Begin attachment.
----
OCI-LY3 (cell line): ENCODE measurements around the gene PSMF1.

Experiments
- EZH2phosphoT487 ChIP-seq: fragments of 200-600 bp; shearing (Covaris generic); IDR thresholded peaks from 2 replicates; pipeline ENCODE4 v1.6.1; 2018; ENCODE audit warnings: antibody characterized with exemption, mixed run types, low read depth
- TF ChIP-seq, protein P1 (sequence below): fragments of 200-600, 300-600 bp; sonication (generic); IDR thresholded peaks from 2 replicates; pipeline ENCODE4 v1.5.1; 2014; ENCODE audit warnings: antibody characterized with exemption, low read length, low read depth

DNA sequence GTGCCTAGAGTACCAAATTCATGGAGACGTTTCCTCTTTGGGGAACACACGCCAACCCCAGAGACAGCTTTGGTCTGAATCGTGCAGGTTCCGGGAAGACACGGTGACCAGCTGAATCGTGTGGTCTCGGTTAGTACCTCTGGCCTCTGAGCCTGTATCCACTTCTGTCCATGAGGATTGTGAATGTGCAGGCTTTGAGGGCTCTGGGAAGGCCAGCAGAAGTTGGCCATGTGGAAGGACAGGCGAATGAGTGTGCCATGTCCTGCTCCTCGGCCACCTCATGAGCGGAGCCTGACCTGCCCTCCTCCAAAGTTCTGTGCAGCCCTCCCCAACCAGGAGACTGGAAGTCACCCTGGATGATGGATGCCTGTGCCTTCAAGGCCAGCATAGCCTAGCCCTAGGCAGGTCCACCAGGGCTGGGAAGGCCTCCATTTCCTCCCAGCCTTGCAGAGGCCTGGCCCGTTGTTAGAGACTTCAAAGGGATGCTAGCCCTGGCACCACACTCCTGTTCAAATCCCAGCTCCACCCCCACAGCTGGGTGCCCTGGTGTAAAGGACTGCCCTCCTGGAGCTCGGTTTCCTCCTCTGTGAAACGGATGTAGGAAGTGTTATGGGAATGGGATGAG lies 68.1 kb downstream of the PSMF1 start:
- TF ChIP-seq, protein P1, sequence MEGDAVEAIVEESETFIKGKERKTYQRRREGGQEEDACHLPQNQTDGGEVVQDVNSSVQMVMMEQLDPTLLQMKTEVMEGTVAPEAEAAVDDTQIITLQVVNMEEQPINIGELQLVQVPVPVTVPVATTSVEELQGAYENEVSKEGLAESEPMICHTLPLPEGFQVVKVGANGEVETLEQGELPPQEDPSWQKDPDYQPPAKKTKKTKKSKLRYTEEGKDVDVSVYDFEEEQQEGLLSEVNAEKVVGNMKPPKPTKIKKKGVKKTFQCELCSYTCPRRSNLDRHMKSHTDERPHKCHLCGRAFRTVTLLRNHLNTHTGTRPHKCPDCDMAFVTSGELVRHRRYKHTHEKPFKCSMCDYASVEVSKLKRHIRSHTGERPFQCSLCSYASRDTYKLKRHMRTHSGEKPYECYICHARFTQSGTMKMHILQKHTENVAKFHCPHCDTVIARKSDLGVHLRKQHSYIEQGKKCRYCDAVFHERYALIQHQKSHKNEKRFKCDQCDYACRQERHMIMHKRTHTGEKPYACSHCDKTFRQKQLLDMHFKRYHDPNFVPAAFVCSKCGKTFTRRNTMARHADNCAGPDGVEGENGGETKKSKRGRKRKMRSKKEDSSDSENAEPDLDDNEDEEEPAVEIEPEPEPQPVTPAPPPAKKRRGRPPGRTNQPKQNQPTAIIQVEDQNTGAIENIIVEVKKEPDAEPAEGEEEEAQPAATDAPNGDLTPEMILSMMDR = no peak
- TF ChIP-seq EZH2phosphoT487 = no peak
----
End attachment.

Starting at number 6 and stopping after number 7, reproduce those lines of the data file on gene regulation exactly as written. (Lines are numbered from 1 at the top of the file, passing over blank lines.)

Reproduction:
- TF ChIP-seq, protein P1, sequence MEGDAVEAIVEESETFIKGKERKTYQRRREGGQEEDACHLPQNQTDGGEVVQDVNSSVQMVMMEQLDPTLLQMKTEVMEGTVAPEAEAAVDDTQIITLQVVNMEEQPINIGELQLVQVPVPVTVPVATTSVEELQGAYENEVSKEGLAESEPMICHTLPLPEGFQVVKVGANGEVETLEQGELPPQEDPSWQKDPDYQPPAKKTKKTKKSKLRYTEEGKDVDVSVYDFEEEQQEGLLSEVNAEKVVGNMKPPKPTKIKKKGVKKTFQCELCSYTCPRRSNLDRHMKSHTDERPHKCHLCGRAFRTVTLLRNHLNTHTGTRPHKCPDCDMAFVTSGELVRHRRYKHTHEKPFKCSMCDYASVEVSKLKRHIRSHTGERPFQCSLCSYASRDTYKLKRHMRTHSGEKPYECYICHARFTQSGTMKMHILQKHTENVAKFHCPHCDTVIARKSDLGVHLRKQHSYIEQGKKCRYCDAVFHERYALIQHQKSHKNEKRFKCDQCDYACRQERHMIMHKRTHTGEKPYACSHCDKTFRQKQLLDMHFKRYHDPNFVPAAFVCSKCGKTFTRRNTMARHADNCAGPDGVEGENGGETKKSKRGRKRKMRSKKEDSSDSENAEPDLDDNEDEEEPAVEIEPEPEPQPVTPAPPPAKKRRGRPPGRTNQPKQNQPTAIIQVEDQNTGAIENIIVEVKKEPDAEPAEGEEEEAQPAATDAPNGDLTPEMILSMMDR = no peak
- TF ChIP-seq EZH2phosphoT487 = no peak